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Tbilisi

Celebrating St Mary and cleansing away our sins - or at least dirt...

sunny 32 °C
View In Search of the Golden Fleece - Armenia and Georgia 2012 on Grete Howard's travel map.

It always takes a day or three to develop a rapport with your guide and driver; and just as I was feeling comfortable with Jenna and Artijom, we changed over. In the car from the border, Salomeh was telling us about the 16 ex-USSR states and I corrected her to 15. She insisted it was 16 until I listed the 15 and asked her to name the 16th. Which of course she couldn't so she suggested she would google it when she got home. Maybe not a good start...

Georgia

Legend has it that at the beginning of time when God was giving out land to the nations of the world the Georgians were too busy drinking to attend. Arriving late, God was angry and asked why they had dishonoured him so; there was now no land left to give them. But the Georgians replied that far from dishonouring God they were late because they were drinking to His health and this took some time. God was pleased by their answer and so gave them the tiny bit of land he had been keeping for himself.

Tbilisi

According to Georgian legends, it was founded in the 5th century by King Vakhtang Gorgasali who, while hunting, shot a pheasant which fell into a warm spring and was healed. The king was inspired to found a city on the site, and the name of the city derives from the Georgian word tbili meaning "warm". Although the city has been destroyed and rebuilt some 29 times, the layout of the Old Town is largely intact with narrow alleys and big crooked houses built around courtyards. It appears that the entire town is “under restoration”, just like “it's closed” was the refrain for Armenia. I think in five years' time this will be the new 'in' place to travel for a weekend. It certainly ought to be.

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The king himself

Metechi Church

Today is the anniversary of the birth of St Mary, and is considered a very special religious holiday, so Metechi (dedicated to St Mary) church was full to bursting with parishioners. 80% of Georgians are practising Orthodox Christians. The church was built between 1278 and 1284. It is a somewhat unusual example of domed Georgian Orthodox church which in the later part of Soviet period was used as a theatre.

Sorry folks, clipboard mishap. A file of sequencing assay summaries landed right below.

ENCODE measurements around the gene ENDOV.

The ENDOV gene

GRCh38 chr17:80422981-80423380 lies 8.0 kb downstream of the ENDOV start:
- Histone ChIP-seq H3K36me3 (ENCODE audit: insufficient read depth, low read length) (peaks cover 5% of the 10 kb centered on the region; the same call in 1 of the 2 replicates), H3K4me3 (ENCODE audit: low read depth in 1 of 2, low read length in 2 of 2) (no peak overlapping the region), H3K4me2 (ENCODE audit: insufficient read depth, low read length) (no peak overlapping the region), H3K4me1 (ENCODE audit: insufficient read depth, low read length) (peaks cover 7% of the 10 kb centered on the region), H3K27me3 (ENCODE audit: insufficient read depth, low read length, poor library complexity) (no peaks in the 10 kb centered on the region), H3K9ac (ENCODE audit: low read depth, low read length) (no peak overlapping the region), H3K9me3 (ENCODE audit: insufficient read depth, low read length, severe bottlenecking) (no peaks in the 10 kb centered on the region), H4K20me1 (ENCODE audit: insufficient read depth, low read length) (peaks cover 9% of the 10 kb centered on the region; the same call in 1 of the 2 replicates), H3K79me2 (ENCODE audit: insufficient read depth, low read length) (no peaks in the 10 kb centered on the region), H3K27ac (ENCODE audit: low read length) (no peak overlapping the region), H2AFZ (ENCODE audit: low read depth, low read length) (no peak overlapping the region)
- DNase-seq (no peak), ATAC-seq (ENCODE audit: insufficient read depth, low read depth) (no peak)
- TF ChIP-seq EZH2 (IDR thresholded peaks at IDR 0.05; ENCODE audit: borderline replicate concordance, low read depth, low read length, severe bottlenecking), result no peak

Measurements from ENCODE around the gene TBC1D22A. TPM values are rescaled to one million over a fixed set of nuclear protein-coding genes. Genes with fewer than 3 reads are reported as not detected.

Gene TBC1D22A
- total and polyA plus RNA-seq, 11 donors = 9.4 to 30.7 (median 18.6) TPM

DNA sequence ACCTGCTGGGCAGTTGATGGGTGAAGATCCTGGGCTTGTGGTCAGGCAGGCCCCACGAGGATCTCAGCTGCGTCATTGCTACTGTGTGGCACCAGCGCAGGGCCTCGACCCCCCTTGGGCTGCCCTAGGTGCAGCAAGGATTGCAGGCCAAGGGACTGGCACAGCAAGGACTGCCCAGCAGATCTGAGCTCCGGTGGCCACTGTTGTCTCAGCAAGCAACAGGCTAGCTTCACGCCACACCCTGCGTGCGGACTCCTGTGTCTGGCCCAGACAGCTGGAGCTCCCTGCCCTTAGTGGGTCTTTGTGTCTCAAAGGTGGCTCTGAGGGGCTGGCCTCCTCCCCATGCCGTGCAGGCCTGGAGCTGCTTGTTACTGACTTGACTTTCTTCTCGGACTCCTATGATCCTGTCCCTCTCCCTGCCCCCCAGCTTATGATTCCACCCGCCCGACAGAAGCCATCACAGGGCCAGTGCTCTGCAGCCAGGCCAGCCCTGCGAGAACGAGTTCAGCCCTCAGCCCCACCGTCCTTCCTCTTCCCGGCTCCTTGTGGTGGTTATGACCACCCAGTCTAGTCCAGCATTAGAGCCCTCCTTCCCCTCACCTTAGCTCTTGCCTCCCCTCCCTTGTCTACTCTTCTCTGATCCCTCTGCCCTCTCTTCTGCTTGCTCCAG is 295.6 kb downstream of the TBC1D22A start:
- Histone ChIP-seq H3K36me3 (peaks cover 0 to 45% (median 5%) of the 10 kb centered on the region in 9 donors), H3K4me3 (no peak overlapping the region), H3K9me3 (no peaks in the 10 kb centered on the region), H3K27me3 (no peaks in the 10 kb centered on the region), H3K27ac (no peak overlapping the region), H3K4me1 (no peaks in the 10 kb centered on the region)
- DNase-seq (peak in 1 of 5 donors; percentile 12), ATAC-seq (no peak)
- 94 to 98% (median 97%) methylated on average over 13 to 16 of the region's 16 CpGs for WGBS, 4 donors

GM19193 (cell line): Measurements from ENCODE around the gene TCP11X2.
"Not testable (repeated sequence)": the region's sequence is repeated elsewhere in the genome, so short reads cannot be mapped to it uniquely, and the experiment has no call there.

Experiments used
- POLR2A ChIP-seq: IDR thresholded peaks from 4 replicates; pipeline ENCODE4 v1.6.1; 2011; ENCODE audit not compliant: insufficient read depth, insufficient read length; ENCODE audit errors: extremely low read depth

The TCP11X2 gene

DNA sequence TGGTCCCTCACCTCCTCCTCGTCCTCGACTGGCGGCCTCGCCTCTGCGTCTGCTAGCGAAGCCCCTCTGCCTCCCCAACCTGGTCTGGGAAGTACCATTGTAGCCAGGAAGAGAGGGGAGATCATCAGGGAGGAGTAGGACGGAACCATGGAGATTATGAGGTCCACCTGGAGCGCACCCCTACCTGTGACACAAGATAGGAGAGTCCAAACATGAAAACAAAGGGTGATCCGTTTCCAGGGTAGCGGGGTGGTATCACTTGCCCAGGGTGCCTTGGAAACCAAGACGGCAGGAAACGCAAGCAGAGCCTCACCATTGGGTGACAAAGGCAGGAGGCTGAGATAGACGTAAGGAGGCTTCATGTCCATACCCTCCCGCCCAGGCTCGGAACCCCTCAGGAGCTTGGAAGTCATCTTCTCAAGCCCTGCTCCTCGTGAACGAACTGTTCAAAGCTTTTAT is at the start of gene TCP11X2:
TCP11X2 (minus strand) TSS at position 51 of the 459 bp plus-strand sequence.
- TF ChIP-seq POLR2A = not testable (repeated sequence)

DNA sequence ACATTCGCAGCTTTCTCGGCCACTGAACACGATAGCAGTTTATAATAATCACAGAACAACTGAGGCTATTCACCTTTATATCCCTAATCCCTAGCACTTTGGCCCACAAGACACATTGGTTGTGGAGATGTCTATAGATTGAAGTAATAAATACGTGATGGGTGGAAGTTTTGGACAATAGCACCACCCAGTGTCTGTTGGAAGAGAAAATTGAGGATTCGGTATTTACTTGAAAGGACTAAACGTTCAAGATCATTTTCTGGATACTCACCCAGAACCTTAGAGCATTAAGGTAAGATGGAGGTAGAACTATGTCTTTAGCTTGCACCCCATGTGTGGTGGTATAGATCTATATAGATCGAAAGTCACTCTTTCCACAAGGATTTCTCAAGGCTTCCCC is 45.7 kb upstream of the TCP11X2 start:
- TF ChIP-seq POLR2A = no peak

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Sulphur Bath Houses

The bath district is called Abanotubani and a long time ago the people not only washed themselves there but also socialised sometimes until dawn; and the city matchmakers arranged presentation of marriageable girls on special days. In the baths they threw parties, made deals. The baths consist of separate booths with individual small pools filled with hydro-sulfuric water. Just sit in such water - and all diseases will be gone. And after the special massage you will feel like you are born again. So Salomeh promises.

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Mosque

Built in 1811, this is the only remaining mosque in the city still functioning. Here, sunni and shiite Muslims pray together. About 400 Muslims still live in Tbilisi.

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Narik Ala Fortress

Not just the first fortress in Tbilisi, but also one of the oldest buildings in town, with its origins dating back to the 4th century BC. In its heyday, the defence walls were 1 kilometre long with 70 watch towers. Somewhat more modest these days, the fortress is certainly still very formidable.

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St Nicholas Church